The field of robotics isn’t limited to humanoids and android pets: Engineers are building soft exosuits to protect rescue workers and enhance quality of life for the disabled and elderly.
Harvard researchers in May unveiled their latest generation of mobile multi-joint exosuit, which can be customized based on an individual wearer’s body.
The device, first presented at the 2018 IEEE International Conference on Robotics and Automation, looks like something that belongs in a laboratory, not on a battlefield.
But, as described in a paper published by the Journal of NeuroEngineering and Rehabilitation, the wearable is aimed at soldiers and firefighters traversing difficult terrain.
It features various components worn at the waist, thighs, and calves; an optimized mobile actuation system attaches to the bottom of a standard rucksack to apply assistive force to the user’s hip and ankle joints.
The exosuit automatically tunes power delivered at the foot to match the individual’s gait.
“We have updated all components in this new version of the multi-joint soft exosuit,” according to David Perry, study co-author and a staff engineer at the Wyss Institute for Biologically Inspired Engineering at Harvard University.
“The apparel is more user-friendly, easy to put on, and accommodating to different body shapes,” he said in a statement. “The actuation is more robust, lighter, quieter, and smaller; and the control system allows us to apply forces to hips and ankles more robustly and consistently.”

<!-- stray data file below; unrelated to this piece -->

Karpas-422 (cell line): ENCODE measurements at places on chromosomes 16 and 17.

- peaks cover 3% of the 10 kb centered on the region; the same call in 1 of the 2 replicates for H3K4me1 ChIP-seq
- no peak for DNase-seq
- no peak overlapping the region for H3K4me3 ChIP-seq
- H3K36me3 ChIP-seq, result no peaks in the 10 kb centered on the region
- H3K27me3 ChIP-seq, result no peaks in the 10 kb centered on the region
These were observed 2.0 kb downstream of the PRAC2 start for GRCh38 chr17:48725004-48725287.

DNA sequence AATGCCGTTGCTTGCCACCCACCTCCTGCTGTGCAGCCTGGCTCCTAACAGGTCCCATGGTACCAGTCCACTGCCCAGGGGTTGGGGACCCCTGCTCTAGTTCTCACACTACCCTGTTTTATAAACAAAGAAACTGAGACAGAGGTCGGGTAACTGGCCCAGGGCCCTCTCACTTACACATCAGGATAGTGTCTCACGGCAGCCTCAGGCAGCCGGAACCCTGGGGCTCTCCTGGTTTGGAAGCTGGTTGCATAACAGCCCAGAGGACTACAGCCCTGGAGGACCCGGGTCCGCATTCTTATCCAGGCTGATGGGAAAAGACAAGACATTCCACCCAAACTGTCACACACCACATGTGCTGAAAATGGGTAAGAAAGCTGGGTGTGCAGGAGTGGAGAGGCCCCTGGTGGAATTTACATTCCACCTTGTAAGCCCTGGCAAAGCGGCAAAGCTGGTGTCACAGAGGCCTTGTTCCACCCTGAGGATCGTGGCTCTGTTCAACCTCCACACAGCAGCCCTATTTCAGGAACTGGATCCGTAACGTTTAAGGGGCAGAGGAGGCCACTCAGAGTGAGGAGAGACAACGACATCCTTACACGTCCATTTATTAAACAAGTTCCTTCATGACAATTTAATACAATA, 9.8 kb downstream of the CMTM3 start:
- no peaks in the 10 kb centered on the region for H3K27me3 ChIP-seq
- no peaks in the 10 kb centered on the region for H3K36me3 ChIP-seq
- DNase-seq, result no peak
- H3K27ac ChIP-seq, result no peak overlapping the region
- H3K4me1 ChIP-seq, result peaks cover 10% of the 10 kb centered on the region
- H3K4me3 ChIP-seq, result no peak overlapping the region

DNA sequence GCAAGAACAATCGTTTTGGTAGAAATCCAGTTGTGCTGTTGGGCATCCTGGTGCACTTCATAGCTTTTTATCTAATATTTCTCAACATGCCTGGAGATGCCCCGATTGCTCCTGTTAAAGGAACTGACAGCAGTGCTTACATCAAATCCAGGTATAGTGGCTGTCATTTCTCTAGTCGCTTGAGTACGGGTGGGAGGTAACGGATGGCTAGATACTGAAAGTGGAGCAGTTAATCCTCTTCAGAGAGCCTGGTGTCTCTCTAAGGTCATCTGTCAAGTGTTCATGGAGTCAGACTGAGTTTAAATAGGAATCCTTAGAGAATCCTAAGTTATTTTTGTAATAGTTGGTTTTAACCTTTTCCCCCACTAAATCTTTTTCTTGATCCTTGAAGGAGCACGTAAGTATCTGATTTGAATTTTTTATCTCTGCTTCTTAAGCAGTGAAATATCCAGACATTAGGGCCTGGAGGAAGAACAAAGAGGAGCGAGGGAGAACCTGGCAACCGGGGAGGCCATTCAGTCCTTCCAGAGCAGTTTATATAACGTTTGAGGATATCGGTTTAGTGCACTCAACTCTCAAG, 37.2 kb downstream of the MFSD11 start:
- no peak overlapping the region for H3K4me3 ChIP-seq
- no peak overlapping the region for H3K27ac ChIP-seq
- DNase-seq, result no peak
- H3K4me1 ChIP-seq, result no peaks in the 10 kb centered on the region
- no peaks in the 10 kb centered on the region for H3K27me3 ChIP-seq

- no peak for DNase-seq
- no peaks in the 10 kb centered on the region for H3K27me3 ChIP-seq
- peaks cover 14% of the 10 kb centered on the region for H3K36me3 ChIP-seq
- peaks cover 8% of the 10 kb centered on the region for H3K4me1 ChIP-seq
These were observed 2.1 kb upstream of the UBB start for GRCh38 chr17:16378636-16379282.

Funded by DARPA (Defense Advanced Research Projects Agency) as part of its former Warrior Web program, the exosuit was field-tested in 12-mile-plus cross-country hikes.
This version of the exosuit reduced the metabolic cost of walking by almost 15 percent compared to walking without the device.
“We are now continuing to optimize the technology for specific uses in the Army, where dynamic movements are important; and we are exploring it for assisting workers in factories performing strenuous physical tasks,” study lead Conor Walsh, a professor at the Harvard John A. Paulson School of Engineering and Applied Sciences (SEAS), said.
The team—comprised of roboticists, engineers, biomechanic experts, and apparel designers—envisions their soft exosuits helping rescue workers save energy for critical tasks.
Another group from the Wyss Institute and SEAS (also piloted by Walsh) recently developed a machine-learning algorithm to help tailor soft exosuits.
Harvard scientists previously built a robotic exosuit that reduces physical exertion for runners. They also created a gentle robot hand to help study underwater organisms. Find out more about the University’s work here.
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